I read stories like this one from the UK about a women using mild force to protect a war memorial from disruptive "youths" and I wonder if adults should be given a presumption of justification for stand-alone instances of violence against kids.

Julie Lake, 50, believed the 15-year-old was one of a number of youths who had damaged the remembrance garden in her village dedicated to those killed fighting for Britain.

But Mrs Lake was arrested after giving a boy, whom she believed to be the ringleader, a talking-to and a 'cuff round the ear'.

She tackled him after she saw at least one youth riding a BMX bike through freshly-laid flower beds.

Magistrates heard that when she grabbed his shirt collar, he said: 'That's assault'.

Mrs Lake claimed she was performing a 'moral obligation' following months of anti-social behaviour and vandalism at the memorial.

But weeks later she was arrested and yesterday was convicted of assault, criminal damage and a public order offence at North Avon Magistrates Court in Yate, near Bristol.

I don't think that repeated patterns of violence against children by an adult should be tolerated of course, but I do think that kids should be scared of adults, and especially of strangers. Children and teenagers should be afraid to act disruptively and abusively in public, and if it takes a "cuff round the ear" to make it so, I'm fine with that.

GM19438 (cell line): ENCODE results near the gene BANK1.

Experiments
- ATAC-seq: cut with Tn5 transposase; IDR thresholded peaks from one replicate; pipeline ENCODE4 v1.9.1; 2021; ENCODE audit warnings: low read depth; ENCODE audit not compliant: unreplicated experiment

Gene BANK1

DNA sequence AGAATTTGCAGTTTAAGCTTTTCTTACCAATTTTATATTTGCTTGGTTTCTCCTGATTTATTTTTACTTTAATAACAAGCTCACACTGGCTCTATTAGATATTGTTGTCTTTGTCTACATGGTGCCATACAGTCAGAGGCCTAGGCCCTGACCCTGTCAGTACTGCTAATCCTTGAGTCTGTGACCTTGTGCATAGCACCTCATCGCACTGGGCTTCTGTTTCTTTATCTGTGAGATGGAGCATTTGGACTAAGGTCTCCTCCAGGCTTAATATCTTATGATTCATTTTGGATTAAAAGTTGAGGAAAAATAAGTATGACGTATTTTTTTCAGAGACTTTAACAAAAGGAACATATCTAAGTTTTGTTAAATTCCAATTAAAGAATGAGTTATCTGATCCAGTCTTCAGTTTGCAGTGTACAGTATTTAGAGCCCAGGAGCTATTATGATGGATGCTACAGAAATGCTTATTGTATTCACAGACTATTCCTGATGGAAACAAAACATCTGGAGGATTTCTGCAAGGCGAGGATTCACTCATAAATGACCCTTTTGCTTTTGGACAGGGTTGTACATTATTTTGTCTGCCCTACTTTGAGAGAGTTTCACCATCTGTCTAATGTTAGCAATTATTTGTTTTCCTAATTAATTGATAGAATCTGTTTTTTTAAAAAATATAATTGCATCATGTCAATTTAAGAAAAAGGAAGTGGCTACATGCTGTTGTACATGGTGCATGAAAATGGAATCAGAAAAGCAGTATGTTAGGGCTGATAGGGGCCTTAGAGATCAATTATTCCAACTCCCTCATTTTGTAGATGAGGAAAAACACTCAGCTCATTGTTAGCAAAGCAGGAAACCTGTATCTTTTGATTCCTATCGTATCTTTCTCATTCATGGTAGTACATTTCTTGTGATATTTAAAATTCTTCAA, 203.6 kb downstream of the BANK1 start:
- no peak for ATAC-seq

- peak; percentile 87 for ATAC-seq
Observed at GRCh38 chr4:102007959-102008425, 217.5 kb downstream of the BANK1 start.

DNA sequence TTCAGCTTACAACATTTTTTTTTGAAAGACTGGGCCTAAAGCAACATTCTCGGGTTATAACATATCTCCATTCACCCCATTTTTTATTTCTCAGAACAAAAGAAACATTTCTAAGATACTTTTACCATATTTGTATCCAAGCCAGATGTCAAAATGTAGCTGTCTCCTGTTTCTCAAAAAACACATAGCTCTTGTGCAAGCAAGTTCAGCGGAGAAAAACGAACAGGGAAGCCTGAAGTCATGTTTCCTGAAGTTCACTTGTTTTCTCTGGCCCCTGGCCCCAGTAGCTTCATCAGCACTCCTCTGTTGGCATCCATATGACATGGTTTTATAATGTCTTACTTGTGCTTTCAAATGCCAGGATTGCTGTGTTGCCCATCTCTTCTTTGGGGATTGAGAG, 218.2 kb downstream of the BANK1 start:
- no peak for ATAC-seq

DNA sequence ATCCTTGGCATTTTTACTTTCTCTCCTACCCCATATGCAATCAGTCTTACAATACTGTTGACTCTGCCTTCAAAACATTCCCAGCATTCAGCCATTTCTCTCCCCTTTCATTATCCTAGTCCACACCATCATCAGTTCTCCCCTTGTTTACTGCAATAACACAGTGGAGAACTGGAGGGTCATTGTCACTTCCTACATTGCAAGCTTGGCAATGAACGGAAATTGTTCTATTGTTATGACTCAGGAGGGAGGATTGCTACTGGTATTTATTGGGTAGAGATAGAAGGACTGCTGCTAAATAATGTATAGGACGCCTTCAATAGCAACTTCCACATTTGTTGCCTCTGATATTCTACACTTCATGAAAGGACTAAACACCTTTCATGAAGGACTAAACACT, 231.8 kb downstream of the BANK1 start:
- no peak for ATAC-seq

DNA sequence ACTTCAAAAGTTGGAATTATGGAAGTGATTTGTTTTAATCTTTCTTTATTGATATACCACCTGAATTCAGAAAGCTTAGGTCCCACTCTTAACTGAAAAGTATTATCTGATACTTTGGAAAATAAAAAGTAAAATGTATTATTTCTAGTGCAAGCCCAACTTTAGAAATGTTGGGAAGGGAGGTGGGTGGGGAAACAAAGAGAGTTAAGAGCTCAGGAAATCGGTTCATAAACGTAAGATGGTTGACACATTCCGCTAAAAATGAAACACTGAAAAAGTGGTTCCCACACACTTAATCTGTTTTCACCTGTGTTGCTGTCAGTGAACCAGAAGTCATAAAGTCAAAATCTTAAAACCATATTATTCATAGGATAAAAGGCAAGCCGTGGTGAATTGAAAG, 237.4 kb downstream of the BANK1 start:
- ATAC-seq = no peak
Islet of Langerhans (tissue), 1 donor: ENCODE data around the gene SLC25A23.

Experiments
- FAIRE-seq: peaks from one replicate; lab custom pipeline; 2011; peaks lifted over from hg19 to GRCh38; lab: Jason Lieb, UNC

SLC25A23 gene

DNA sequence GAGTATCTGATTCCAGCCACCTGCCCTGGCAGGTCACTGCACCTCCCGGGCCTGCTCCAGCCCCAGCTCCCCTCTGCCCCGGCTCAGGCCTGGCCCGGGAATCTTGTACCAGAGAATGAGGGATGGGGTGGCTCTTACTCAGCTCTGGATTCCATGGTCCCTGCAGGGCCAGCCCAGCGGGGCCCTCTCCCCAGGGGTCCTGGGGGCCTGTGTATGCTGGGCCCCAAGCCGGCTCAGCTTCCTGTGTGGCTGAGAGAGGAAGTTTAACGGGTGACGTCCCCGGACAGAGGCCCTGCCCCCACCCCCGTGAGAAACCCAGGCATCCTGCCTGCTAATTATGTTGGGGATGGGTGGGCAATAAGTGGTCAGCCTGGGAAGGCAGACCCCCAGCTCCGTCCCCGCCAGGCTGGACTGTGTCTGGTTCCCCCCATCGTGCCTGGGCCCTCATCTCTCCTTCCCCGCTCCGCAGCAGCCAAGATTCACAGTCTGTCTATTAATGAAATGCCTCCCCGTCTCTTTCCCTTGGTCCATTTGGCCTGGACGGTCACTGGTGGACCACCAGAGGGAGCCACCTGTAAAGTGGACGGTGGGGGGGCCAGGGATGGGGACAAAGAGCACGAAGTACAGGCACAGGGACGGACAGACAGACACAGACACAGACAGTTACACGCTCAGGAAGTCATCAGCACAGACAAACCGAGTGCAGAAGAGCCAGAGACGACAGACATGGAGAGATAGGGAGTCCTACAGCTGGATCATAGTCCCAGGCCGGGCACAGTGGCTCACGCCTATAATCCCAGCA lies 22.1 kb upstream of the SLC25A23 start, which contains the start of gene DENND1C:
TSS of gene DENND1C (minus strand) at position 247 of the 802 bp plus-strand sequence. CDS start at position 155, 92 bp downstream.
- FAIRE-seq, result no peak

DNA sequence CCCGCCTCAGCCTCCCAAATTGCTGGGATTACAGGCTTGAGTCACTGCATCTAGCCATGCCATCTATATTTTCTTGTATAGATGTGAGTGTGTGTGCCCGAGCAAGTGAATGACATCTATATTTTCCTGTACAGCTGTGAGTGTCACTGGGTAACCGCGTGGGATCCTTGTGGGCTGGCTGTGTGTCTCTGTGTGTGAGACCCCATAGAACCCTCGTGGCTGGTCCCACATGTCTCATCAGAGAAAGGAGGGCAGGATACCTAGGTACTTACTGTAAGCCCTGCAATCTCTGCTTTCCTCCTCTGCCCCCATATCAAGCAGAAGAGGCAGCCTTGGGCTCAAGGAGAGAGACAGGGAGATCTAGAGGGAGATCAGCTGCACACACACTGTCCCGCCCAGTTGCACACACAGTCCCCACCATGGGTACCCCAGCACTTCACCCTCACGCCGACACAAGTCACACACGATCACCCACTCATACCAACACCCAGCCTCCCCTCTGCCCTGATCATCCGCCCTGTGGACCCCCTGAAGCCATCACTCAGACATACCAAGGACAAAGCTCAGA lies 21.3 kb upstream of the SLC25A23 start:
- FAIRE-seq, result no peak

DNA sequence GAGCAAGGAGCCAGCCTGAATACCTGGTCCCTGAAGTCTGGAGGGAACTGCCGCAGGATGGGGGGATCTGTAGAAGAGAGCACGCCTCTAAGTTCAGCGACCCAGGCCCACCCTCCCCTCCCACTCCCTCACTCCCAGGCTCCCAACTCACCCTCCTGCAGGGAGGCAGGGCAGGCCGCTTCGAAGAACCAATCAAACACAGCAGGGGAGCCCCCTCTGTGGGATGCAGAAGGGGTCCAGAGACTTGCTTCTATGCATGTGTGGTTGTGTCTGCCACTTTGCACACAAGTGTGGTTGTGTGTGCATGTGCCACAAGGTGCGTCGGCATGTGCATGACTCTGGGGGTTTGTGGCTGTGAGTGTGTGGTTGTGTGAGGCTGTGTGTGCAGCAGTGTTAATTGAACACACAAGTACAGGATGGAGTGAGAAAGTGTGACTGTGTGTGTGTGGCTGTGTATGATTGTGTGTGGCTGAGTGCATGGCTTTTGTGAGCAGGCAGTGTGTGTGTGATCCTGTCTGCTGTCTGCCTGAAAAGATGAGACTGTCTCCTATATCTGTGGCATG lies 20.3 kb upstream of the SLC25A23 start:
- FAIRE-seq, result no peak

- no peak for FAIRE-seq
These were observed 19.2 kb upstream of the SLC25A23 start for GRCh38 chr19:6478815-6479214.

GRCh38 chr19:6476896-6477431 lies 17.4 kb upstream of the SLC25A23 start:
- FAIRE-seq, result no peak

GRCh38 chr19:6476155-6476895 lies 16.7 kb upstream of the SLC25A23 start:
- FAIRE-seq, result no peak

I'm not exactly sure how the law should be crafted, but the case against Mrs. Lake should have been laughed out of court and the "youths" should have been punished (further). The new law would need to punish domestic child abuse, but shouldn't prevent adults from keeping strange kids in line in public places.

She told how the gang surrounded her, pushed her and shouted: 'You can't touch us, we're 15, we can do what the f*** we like.'

When the 15-year-old, who cannot be named for legal reasons, was questioned in court about the war memorial, he replied: ''It means nothing to me, I guess it's for some people who died in the war.'

If the system weren't so stacked in their favor, I don't think it would take long for kids to realize that they'd better shut up and keep a low profile around adults. I doubt much actual force would need to be used if the threat of force were once again widespread.

(HT: Rachel Lucas.)

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